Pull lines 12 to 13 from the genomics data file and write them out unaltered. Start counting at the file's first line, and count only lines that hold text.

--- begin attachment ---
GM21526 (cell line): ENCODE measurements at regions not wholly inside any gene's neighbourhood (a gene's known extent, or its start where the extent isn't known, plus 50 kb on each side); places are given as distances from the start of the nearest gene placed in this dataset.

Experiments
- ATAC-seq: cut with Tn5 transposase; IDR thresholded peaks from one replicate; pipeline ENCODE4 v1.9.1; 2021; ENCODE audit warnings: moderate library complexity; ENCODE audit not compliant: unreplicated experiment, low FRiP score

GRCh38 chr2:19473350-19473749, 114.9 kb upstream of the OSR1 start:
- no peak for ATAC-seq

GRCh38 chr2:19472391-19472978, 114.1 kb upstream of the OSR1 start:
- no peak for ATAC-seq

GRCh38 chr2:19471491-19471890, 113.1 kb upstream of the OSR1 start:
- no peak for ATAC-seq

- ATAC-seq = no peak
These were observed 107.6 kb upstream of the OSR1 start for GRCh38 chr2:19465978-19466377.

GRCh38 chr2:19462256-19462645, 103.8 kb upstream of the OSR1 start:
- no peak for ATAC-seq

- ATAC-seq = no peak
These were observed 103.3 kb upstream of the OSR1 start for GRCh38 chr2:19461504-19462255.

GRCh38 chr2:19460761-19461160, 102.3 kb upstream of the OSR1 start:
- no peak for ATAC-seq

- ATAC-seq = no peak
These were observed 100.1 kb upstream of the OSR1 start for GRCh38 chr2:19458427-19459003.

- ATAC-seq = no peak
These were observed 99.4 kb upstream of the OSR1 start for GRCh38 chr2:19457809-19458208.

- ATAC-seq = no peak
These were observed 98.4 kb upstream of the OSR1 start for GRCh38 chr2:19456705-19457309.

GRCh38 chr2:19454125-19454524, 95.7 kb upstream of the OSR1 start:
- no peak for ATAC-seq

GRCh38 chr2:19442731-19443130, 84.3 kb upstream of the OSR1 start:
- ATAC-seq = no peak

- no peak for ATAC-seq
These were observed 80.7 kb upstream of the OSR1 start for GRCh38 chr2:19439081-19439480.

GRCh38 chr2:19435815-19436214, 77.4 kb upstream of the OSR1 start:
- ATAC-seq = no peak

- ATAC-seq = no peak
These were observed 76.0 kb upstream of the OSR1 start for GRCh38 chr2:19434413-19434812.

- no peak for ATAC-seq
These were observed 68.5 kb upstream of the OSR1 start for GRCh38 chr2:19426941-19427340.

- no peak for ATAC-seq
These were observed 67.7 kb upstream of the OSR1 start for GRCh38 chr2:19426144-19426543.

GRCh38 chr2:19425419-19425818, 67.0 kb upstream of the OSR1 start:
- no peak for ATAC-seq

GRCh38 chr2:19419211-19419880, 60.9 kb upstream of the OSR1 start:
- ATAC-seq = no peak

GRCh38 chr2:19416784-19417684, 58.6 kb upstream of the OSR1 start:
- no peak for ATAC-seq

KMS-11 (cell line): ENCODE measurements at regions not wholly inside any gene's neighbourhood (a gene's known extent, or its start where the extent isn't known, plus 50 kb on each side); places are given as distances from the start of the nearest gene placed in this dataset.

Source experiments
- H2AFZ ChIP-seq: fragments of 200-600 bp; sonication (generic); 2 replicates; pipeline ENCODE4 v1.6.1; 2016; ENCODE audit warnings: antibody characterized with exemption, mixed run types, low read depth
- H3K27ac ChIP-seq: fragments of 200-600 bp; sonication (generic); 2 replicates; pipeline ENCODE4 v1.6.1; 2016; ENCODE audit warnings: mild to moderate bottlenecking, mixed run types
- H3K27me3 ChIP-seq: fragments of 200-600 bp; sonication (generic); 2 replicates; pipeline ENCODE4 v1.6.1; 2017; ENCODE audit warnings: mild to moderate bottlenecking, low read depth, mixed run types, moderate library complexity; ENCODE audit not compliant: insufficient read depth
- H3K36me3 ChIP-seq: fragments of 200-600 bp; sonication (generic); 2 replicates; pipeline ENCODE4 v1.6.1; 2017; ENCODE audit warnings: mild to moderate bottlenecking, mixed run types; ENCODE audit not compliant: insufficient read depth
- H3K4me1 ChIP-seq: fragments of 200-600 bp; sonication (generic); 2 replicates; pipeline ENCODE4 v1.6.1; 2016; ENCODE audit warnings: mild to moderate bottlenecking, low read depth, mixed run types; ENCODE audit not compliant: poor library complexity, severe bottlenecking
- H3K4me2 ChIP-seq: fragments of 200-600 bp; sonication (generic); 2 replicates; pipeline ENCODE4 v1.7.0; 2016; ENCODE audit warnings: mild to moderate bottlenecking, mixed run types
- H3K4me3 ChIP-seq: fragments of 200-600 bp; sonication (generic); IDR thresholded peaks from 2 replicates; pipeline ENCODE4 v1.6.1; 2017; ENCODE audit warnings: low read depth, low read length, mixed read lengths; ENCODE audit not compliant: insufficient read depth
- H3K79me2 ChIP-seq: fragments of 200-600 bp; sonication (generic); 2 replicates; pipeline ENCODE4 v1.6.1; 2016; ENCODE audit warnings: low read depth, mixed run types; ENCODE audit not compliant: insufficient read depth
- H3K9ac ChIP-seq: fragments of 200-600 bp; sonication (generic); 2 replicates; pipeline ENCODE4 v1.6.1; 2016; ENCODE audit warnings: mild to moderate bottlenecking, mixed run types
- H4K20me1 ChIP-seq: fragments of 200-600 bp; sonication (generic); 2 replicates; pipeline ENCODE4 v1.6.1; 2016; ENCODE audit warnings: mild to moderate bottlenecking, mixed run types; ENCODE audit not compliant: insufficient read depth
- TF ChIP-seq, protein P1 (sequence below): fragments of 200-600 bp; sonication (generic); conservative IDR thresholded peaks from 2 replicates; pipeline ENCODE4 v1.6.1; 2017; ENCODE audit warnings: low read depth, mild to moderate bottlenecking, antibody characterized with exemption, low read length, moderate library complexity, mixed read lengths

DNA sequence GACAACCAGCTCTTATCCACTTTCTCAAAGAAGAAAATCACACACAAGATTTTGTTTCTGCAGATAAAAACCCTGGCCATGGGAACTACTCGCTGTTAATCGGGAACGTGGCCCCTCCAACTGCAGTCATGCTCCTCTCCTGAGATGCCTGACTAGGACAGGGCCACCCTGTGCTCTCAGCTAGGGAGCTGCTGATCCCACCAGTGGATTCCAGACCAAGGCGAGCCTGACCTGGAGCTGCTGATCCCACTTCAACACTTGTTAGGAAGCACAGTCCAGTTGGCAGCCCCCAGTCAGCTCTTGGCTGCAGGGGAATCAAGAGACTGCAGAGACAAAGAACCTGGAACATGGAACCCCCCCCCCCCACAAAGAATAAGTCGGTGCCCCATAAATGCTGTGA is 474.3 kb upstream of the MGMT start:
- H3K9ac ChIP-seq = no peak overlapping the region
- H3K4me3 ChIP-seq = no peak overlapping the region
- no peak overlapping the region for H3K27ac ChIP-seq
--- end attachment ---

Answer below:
GRCh38 chr2:19462256-19462645, 103.8 kb upstream of the OSR1 start:
- no peak for ATAC-seq